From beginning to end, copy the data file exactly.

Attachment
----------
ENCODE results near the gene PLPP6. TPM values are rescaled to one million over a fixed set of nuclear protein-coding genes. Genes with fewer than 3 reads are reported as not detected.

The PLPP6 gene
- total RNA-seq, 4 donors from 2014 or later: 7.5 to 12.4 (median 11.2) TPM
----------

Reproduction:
ENCODE results near the gene PLPP6. TPM values are rescaled to one million over a fixed set of nuclear protein-coding genes. Genes with fewer than 3 reads are reported as not detected.

The PLPP6 gene
- total RNA-seq, 4 donors from 2014 or later: 7.5 to 12.4 (median 11.2) TPM